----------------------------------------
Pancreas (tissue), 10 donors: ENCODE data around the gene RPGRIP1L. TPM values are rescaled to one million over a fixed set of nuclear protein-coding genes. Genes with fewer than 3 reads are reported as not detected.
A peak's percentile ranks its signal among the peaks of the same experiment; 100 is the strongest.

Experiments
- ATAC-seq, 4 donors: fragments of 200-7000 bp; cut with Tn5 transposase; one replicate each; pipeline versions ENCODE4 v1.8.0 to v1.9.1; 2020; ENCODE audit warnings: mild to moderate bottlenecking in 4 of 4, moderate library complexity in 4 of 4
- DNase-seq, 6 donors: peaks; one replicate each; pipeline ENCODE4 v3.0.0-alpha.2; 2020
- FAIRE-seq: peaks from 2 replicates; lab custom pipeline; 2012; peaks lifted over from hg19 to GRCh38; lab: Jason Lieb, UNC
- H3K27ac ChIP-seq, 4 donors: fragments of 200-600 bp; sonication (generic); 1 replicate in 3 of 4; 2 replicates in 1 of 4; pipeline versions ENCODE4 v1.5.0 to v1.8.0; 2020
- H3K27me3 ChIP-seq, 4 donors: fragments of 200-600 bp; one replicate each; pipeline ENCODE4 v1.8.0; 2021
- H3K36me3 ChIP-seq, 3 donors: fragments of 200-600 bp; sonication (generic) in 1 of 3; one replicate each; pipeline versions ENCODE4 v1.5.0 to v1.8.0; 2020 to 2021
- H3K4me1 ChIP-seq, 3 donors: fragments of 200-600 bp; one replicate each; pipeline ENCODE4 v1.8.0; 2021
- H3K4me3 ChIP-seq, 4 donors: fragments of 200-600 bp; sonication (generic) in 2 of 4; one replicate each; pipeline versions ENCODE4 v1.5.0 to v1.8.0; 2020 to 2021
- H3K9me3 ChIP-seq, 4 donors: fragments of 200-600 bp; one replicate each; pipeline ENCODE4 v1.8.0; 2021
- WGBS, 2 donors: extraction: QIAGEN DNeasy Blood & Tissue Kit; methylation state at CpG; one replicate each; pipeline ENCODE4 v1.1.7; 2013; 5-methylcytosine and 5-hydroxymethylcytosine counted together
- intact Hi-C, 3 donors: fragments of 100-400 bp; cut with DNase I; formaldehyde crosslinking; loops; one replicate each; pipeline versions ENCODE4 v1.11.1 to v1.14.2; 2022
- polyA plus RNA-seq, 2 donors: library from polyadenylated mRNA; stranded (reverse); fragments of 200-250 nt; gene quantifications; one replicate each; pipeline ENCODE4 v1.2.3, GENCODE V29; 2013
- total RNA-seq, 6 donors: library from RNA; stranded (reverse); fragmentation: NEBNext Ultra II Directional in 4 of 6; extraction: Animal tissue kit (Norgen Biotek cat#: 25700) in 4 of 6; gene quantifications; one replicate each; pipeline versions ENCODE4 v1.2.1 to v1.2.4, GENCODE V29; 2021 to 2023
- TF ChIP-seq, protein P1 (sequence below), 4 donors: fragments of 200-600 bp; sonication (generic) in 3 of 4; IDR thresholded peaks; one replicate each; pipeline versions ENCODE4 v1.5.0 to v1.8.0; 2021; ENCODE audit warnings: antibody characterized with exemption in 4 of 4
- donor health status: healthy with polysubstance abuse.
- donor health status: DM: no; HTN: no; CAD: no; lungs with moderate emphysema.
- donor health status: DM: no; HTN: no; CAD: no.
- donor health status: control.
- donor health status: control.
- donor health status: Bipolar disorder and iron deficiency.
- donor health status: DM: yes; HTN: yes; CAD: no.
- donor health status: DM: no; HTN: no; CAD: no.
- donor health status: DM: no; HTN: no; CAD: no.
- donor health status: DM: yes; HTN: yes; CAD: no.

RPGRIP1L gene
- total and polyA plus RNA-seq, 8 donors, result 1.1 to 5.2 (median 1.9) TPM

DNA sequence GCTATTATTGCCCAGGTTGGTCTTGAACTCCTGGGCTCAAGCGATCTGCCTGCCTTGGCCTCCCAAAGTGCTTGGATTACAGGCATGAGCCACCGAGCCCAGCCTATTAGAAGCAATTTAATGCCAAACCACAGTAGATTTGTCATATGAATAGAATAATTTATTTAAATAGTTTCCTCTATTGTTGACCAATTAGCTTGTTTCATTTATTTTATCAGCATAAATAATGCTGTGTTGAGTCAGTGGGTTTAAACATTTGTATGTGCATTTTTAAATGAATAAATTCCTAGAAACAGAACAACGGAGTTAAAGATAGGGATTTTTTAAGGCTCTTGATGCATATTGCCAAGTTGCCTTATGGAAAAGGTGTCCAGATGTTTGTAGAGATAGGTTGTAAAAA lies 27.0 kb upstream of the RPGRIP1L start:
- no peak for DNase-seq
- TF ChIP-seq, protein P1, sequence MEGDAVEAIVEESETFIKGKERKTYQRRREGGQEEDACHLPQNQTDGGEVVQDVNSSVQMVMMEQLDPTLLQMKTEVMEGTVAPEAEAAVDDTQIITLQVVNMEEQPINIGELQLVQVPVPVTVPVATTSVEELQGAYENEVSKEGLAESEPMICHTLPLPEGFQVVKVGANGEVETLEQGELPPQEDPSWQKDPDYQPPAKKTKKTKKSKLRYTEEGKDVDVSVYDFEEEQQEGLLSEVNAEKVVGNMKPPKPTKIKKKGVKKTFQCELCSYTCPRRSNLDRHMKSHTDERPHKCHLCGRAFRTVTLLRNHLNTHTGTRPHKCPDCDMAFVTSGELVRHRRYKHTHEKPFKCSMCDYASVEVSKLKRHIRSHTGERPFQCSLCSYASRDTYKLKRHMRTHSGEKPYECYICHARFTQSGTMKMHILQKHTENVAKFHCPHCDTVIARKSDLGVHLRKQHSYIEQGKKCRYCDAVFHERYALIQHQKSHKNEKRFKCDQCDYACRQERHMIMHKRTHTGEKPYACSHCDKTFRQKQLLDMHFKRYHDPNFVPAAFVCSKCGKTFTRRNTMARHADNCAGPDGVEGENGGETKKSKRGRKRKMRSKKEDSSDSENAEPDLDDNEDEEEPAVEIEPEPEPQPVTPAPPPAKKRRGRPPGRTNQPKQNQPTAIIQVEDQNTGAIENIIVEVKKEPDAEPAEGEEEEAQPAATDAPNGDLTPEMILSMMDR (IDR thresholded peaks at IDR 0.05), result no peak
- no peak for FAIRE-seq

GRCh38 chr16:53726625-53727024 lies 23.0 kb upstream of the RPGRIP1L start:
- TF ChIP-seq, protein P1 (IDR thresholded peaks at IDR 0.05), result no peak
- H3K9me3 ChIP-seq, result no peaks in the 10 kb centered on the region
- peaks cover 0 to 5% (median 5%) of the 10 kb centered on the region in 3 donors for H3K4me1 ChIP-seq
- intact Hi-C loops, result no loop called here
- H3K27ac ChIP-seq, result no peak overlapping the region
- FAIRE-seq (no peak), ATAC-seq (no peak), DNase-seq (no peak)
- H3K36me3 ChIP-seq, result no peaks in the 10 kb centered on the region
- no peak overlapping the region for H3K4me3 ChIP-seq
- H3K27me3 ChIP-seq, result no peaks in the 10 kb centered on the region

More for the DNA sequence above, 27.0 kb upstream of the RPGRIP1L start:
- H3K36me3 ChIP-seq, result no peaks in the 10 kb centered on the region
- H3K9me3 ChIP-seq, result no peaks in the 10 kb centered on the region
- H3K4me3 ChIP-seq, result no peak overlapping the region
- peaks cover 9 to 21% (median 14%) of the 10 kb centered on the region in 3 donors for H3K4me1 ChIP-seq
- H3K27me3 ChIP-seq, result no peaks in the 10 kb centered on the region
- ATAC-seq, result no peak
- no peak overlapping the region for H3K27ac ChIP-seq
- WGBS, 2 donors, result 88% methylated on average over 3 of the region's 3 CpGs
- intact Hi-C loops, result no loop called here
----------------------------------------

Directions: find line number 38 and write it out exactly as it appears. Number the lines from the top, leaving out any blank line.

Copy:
- intact Hi-C loops, result no loop called here